A scene straight out of science fiction, this fantastic view shows, from left to right, Saturn's moon's Mimas, Dione and Rhea, on the far side of Saturn's nearly edge-on rings.
The trailing hemispheres of all three moons are sunlit here, and wispy markings can be seen on the limbs of both Dione and Rhea. The diameter of Mimas is 397 kilometers (247 miles), Dione is 1,118 kilometers (695 miles) and Rhea is 1,528 kilometers (949 miles).
The image was taken in visible blue light with the Cassini spacecraft narrow-angle camera on March 15, 2005, at a distance of approximately 2.4 million kilometers (1.5 million miles) from Saturn. The image scale is 14 kilometers (9 miles) per pixel.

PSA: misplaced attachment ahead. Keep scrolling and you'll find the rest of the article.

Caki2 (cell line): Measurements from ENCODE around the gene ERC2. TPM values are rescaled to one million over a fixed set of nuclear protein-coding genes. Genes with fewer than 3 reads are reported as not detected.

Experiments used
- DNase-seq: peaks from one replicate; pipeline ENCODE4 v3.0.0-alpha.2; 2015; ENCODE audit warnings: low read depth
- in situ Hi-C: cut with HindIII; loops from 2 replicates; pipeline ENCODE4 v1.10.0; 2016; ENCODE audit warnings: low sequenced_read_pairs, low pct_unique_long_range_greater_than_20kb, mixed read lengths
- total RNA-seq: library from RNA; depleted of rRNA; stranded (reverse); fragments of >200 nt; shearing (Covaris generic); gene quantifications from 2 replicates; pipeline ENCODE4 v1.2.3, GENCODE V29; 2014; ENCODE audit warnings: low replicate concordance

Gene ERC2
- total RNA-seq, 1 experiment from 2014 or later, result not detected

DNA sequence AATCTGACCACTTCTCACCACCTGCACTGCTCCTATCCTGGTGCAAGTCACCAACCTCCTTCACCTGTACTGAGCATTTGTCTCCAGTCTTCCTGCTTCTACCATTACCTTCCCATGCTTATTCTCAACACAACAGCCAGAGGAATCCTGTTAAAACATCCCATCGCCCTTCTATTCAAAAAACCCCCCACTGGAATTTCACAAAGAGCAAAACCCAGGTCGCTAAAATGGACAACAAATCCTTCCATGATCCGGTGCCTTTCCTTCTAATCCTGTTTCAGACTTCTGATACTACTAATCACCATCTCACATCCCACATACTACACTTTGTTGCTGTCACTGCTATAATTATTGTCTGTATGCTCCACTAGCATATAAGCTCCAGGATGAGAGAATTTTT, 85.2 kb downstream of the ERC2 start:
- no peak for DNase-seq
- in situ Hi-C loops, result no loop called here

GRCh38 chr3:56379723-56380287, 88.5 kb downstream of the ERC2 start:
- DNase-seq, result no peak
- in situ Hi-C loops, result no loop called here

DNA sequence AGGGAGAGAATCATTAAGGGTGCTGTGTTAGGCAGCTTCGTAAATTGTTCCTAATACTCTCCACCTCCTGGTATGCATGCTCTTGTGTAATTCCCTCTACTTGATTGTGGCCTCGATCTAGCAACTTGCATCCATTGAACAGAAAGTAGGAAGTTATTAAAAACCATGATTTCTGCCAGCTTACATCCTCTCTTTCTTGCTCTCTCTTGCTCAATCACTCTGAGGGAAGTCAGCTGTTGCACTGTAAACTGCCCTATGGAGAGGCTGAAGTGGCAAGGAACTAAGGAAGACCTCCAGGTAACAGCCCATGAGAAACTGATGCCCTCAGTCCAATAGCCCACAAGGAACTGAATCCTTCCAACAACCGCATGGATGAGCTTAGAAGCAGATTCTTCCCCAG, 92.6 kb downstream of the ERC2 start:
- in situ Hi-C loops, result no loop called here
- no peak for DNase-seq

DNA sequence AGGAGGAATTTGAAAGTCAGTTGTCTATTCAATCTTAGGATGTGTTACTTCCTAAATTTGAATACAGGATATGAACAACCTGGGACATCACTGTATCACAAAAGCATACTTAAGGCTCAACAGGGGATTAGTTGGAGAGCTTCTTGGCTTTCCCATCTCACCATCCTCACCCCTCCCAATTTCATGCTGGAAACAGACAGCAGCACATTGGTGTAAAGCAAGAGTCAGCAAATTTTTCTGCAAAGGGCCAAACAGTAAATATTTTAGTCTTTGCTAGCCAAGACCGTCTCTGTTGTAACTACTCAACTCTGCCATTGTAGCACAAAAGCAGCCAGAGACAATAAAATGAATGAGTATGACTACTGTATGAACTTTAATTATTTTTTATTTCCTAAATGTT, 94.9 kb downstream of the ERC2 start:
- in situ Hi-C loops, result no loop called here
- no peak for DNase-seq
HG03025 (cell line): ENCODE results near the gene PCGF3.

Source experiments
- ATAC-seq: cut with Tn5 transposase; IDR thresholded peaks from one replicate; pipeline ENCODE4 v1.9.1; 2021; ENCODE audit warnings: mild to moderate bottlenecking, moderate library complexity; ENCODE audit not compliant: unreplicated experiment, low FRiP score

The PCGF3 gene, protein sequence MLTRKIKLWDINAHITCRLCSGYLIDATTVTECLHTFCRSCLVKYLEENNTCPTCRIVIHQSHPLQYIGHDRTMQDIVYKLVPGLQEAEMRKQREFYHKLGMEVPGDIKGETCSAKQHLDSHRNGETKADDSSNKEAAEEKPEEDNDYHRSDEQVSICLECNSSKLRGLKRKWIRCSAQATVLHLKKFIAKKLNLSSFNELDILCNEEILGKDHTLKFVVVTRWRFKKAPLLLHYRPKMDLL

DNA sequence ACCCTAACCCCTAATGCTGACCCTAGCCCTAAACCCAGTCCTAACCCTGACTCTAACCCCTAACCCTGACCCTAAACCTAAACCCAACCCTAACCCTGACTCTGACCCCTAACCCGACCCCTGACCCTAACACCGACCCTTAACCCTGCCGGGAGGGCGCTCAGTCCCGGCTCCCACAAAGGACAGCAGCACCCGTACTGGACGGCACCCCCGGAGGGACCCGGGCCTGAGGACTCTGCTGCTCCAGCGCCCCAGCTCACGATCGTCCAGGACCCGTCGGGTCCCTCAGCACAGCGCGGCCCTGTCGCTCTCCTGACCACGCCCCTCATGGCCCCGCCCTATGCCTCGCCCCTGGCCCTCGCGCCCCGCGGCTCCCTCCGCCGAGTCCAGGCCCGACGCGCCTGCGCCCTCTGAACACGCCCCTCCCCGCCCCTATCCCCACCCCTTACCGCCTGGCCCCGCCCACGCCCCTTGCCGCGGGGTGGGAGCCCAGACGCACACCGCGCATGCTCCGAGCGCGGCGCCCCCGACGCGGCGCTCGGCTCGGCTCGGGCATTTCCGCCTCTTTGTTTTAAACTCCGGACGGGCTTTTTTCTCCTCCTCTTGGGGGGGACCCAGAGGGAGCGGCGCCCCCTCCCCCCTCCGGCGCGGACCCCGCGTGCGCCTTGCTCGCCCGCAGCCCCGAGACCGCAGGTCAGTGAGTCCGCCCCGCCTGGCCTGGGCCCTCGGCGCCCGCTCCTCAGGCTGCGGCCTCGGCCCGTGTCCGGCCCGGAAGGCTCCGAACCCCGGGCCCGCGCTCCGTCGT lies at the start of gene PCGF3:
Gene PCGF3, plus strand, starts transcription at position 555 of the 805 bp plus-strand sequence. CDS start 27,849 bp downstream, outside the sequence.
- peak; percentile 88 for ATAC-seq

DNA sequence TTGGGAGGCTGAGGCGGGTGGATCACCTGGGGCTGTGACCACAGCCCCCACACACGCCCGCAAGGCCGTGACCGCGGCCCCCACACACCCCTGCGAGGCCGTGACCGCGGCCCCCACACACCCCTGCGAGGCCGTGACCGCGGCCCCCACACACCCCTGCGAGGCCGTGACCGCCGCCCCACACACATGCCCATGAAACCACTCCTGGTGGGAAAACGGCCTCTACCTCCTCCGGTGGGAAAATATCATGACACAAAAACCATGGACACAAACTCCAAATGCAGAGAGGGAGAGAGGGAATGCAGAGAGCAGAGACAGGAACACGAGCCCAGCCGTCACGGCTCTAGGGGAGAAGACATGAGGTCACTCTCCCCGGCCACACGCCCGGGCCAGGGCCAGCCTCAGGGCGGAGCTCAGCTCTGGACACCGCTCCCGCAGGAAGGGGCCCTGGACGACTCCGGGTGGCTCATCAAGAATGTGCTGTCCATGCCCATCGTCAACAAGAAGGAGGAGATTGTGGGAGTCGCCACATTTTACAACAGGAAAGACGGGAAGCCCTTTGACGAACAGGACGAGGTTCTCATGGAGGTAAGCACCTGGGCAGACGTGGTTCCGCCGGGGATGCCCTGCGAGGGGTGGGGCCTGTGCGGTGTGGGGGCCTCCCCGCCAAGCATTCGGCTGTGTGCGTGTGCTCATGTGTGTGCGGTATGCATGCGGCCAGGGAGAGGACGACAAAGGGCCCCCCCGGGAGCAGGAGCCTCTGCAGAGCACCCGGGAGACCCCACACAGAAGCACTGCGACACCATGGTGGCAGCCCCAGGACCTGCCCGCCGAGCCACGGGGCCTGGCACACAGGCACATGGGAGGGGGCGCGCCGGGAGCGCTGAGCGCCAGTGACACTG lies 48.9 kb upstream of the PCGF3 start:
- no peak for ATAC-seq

The Cassini-Huygens mission is a cooperative project of NASA, the European Space Agency and the Italian Space Agency. The Jet Propulsion Laboratory, a division of the California Institute of Technology in Pasadena, manages the mission for NASA's Science Mission Directorate, Washington, D.C. The Cassini orbiter and its two onboard cameras were designed, developed and assembled at JPL. The imaging team is based at the Space Science Institute, Boulder, Colo.
For more information about the Cassini-Huygens mission, visit http://saturn.jpl.nasa.gov and the Cassini imaging team home page, http://ciclops.org.